A Marilyn Monroe impersonator is adding a little spice to a Northern California Assembly district primary contest by campaigning in a gold lame dress and long white gloves.
But Libertarian Vicki Lynn Vallis of Truckee, 35, would be a long-shot candidate in the fall in the 3rd District, which includes the mountain counties of Modoc, Lassen and Sierra. Voter registration is 43% Democratic and 43% Republican.
The open seat, vacated by retiring Assemblyman Chris Chandler (R-Yuba City), is one of several hotly contested races in Northern California that have attracted large numbers of candidates.
Seven Republicans are vying for the GOP nomination. Businessman Bernie Richter of Chico, a video store owner who used to be a Butte County supervisor, is expected to have the most campaign funds to spend in the final hectic days before June 2.
Democratic farmer-attorney Lon Hatamiya of Marysville is favored to win his party's primary nomination. He took almost 47% of the vote when he opposed Chandler in 1990. If Hatamiya wins the primary, he may be one of several candidates statewide who are seeking to be the first Asian-Americans elected to the Assembly in 14 years.
There are five other contested Northern California Assembly races, all but one with no incumbent:
Marin, Sonoma counties
52% Democrat, 32% Republican
This heavily Democratic district nevertheless has elected Republican Assemblyman William F. Filante of Greenbrae seven times in a row, but Filante is leaving to run for Congress.
His move makes this a key race for Republicans, but Democrats have coveted this seat for many years. A huge amount of campaign money is expected to be spent here by both sides in the fall.
Four Democrats and two Republicans are running in the primary. Democratic businesswoman Vivien Bronshvag got 43% of the vote and spent a lot of her own money against Filante last time out. Harry J. Moore is a Novato City Council member.
The GOP candidates are Marin County Supervisor Al Aramburu and businessman Duane Hughes.
Napa and Sonoma counties,
city of Vallejo
54% Democrat, 34% Republican
Incumbent Republican Assemblywoman Bev Hansen of Santa Rosa took a look at revised district lines and decided to retire instead of running for reelection in a district where reapportionment took away Republican voters and added Democrats.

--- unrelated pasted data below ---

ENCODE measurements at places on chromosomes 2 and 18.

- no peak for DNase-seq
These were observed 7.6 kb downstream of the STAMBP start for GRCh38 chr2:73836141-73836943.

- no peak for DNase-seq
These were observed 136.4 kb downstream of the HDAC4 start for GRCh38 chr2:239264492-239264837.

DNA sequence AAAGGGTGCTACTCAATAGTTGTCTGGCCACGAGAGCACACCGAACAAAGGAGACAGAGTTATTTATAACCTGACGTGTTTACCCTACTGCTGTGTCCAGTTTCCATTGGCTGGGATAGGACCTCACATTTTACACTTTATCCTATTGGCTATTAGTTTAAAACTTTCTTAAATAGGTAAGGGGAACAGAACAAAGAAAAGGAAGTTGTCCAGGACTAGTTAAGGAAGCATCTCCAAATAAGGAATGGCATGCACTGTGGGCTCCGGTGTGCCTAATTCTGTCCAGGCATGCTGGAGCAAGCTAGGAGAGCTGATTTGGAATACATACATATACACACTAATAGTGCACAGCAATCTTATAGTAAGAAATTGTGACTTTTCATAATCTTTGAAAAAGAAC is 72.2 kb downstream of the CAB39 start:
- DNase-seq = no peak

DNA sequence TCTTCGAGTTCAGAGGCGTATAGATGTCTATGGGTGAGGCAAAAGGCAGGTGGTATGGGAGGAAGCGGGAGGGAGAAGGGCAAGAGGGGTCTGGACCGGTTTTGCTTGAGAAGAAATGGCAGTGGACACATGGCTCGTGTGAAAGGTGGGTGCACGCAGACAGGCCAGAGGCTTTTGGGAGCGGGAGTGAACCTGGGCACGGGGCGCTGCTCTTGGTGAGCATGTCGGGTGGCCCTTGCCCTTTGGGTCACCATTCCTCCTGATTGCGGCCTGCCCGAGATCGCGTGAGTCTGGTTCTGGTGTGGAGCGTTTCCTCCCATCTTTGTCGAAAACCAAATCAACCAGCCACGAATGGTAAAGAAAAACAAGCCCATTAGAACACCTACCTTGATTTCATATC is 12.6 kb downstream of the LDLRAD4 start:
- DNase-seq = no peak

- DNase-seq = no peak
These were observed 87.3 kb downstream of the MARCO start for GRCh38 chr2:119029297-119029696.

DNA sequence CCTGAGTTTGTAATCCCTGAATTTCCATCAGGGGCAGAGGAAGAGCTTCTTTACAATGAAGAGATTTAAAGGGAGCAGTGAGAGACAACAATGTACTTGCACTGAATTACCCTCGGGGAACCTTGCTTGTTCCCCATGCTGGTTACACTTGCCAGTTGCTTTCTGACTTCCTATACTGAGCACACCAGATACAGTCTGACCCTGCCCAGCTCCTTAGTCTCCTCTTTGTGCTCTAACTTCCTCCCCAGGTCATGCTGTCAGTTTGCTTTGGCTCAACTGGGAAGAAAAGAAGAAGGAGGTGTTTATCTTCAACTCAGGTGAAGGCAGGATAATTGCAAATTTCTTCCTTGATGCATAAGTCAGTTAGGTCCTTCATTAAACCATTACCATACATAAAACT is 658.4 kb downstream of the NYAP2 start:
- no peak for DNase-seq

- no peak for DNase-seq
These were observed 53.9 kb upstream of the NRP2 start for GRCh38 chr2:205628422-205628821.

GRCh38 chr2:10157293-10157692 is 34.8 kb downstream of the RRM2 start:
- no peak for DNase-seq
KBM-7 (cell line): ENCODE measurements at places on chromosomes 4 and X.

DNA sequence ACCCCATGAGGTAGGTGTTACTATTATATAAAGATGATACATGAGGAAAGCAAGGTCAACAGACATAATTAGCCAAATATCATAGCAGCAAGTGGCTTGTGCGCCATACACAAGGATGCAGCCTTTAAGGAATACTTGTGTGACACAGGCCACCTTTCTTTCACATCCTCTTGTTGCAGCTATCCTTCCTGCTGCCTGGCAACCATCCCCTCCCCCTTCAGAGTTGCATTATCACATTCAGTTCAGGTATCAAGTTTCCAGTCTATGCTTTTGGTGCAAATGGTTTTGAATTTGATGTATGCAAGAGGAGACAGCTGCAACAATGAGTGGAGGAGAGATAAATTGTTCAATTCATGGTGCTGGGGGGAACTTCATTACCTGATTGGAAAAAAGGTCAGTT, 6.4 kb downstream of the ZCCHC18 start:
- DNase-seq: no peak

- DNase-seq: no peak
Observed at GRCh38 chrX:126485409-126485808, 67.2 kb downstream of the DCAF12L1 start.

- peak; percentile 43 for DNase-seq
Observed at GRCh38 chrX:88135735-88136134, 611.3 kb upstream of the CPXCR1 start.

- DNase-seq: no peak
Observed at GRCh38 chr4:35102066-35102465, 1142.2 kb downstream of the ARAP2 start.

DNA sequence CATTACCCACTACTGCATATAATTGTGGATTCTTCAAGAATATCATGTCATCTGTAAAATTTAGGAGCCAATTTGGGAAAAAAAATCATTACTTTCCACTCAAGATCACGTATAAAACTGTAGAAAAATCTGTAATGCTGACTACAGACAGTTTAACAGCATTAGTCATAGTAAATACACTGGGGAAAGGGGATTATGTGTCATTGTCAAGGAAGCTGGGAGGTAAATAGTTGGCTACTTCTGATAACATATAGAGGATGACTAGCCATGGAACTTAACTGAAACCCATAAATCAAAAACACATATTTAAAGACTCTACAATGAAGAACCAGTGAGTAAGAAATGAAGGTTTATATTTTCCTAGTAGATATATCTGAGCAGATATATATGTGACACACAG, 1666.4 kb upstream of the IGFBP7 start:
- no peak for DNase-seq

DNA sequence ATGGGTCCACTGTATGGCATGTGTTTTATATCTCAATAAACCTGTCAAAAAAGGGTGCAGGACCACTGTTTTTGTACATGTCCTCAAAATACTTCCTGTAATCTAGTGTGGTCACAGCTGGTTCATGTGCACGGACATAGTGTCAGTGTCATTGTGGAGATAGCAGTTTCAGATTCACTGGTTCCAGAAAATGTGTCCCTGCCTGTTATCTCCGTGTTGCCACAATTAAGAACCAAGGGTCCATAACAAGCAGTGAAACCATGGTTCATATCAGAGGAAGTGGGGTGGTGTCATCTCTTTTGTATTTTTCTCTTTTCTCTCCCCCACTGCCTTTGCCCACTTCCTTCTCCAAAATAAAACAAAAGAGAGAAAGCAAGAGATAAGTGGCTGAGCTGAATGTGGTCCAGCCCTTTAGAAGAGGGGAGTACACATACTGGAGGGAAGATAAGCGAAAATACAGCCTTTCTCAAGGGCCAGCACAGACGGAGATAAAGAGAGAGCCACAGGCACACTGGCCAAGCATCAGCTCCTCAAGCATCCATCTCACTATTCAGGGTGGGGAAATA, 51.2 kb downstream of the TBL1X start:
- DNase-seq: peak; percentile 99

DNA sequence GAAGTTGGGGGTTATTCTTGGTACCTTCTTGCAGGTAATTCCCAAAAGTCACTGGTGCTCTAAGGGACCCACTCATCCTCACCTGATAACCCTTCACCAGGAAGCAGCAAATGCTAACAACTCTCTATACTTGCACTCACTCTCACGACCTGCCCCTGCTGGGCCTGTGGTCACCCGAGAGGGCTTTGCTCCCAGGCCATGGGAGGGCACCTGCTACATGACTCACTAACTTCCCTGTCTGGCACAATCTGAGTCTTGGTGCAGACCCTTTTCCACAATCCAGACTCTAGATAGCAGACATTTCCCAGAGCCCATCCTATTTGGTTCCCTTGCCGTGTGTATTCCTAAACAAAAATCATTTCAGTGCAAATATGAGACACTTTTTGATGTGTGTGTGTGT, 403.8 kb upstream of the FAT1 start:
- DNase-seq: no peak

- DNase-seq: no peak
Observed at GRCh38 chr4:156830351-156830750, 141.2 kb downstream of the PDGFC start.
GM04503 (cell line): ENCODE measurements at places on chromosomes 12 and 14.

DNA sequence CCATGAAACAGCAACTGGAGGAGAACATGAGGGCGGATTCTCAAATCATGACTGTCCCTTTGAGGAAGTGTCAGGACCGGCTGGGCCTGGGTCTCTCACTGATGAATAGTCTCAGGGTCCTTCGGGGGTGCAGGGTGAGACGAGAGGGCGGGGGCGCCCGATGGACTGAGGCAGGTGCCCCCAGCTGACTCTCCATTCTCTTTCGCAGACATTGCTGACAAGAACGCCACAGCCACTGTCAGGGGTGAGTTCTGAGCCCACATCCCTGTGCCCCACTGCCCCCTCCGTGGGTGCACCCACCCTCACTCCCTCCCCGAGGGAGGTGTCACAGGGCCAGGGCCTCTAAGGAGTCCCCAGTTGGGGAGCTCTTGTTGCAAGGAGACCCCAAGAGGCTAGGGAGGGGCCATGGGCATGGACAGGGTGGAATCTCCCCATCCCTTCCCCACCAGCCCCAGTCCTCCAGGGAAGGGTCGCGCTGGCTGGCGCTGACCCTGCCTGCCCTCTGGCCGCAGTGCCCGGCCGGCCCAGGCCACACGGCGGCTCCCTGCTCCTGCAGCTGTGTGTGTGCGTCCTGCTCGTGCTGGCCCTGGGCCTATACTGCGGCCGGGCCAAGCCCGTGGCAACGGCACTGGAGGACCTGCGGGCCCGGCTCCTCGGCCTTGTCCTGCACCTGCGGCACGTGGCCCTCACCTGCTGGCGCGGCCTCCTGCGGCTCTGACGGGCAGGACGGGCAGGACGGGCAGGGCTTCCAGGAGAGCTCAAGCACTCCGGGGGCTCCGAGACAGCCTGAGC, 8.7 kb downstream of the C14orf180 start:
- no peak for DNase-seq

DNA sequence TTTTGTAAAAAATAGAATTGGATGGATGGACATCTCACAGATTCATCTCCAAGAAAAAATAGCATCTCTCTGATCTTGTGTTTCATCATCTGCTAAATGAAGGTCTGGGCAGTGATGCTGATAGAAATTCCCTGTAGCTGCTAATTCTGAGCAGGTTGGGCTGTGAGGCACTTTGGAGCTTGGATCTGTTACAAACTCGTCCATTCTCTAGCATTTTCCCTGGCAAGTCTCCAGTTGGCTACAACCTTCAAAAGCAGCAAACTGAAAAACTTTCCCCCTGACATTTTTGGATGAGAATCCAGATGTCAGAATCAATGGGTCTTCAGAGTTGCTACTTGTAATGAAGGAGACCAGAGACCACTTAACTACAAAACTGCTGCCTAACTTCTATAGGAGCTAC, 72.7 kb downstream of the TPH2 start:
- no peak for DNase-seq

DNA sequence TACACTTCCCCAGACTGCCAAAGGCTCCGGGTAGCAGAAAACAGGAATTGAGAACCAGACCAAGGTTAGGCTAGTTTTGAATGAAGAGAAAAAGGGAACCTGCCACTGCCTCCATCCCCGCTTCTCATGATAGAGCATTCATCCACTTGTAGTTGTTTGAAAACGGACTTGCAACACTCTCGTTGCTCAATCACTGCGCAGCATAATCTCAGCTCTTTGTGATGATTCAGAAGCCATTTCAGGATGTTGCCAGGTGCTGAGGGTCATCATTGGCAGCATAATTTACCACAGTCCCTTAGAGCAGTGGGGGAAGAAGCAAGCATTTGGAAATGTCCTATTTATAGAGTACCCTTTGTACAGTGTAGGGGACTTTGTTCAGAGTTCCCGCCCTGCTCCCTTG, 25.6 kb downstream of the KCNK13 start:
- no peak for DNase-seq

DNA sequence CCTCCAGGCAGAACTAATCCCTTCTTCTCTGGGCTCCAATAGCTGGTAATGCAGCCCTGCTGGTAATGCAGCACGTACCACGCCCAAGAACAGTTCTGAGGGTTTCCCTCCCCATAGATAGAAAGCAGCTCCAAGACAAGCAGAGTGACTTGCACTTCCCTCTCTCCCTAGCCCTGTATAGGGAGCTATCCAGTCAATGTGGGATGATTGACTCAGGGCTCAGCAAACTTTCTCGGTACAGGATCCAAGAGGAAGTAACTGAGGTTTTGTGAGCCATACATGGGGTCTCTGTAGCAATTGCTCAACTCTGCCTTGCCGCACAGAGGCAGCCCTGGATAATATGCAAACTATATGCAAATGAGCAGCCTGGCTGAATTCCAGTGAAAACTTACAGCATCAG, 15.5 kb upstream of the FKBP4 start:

Two leading Democratic candidates are former Vallejo Mayor Terry Curtola and Sonoma Vice Mayor Valerie Brown. But they have split their legislative support. Curtola is backed by Assembly majority leader Thomas M. Hannigan (D-Fairfield). Brown is backed by Senate majority leader Barry Keene (D-Ukiah) and Sen. Mike Thompson (D-St. Helena).
Former Sonoma County Supervisor Janet Nicholas, a gubernatorial appointee to the state Board of Prison Terms, is unopposed in the GOP primary.
Southern Sacramento County,
northern San Joaquin County,
city of Lodi
46% Democrat, 43% Republican
This is basically a new district that is predominantly white and Republican-leaning. The open district is up for grabs, with four Democrats and five Republicans competing.
The Democratic primary field includes Kay Albiani, chairwoman of the Elk Grove School Board and president of California Elected Women, and Ed Smeloff, a board member of the Sacramento Municipal Utility District.
Leading Republicans are Sheriff's Department Lt. Larry Bowler, who has run and lost in this region before despite having raised large amounts of money, and Anthony Pescetti, deputy director of the state architect's office.
East Bay, including the cities of
Walnut Creek, Dublin, Livermore
50% Republican, 38% Democrat
Conservative Assemblyman William Baker (R-Danville), first elected in 1980, is leaving to run for Congress. Baker was the Republican state budget expert on the Assembly Ways and Means Committee.
Political experts believe that GOP Contra Costa Sheriff Richard Rainey is Baker's likely successor in the lower house. He is a gubernatorial appointee to the state Board of Corrections and a past president of the California Sheriff's Assn.
The top Democrat in the race is Charles Brydon of Danville, a community college educator.
Central San Joaquin Valley,
city of Stockton
55% Democrat, 36% Republican
Assemblyman Dean Andal (R-Stockton) won a 1991 special election with a light turnout but faces a tough fight for survival in the fall.
Gov. Pete Wilson already has gone out on the campaign trail to help Andal raise money.
Democratic Assembly Speaker Willie Brown is expected to siphon campaign funds to wealthy rancher Mike Marchado, the chairman of the San Joaquin County Farm Bureau. Marchado also has hired Richie Ross, a top political campaign consultant, to plot strategy.
But Marchado first has to win the primary. Stockton teacher Mercedes Silveira, another Democrat, reportedly has the support of a large percentage of the Latino community.